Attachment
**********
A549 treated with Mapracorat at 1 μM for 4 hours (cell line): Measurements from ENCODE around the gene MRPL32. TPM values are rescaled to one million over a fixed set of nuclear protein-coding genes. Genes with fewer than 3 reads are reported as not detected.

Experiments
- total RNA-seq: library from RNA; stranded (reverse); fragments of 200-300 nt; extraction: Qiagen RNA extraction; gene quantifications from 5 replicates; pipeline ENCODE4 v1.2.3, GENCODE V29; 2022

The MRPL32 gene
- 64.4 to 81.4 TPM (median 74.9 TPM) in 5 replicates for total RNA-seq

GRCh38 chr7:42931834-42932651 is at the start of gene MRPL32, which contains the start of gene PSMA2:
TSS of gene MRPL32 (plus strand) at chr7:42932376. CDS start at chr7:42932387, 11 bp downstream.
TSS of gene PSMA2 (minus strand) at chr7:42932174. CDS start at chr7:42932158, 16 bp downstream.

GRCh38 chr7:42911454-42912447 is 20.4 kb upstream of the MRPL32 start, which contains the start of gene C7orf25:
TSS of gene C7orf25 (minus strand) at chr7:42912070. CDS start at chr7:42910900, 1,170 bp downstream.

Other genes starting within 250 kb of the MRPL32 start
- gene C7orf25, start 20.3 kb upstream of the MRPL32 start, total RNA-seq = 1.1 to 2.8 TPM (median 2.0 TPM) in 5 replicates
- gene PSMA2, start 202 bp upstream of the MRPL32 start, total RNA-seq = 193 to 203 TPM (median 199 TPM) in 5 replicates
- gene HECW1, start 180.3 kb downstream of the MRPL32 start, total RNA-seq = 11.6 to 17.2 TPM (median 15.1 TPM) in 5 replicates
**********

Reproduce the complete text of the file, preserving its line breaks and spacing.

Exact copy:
A549 treated with Mapracorat at 1 μM for 4 hours (cell line): Measurements from ENCODE around the gene MRPL32. TPM values are rescaled to one million over a fixed set of nuclear protein-coding genes. Genes with fewer than 3 reads are reported as not detected.

Experiments
- total RNA-seq: library from RNA; stranded (reverse); fragments of 200-300 nt; extraction: Qiagen RNA extraction; gene quantifications from 5 replicates; pipeline ENCODE4 v1.2.3, GENCODE V29; 2022

The MRPL32 gene
- 64.4 to 81.4 TPM (median 74.9 TPM) in 5 replicates for total RNA-seq

GRCh38 chr7:42931834-42932651 is at the start of gene MRPL32, which contains the start of gene PSMA2:
TSS of gene MRPL32 (plus strand) at chr7:42932376. CDS start at chr7:42932387, 11 bp downstream.
TSS of gene PSMA2 (minus strand) at chr7:42932174. CDS start at chr7:42932158, 16 bp downstream.

GRCh38 chr7:42911454-42912447 is 20.4 kb upstream of the MRPL32 start, which contains the start of gene C7orf25:
TSS of gene C7orf25 (minus strand) at chr7:42912070. CDS start at chr7:42910900, 1,170 bp downstream.

Other genes starting within 250 kb of the MRPL32 start
- gene C7orf25, start 20.3 kb upstream of the MRPL32 start, total RNA-seq = 1.1 to 2.8 TPM (median 2.0 TPM) in 5 replicates
- gene PSMA2, start 202 bp upstream of the MRPL32 start, total RNA-seq = 193 to 203 TPM (median 199 TPM) in 5 replicates
- gene HECW1, start 180.3 kb downstream of the MRPL32 start, total RNA-seq = 11.6 to 17.2 TPM (median 15.1 TPM) in 5 replicates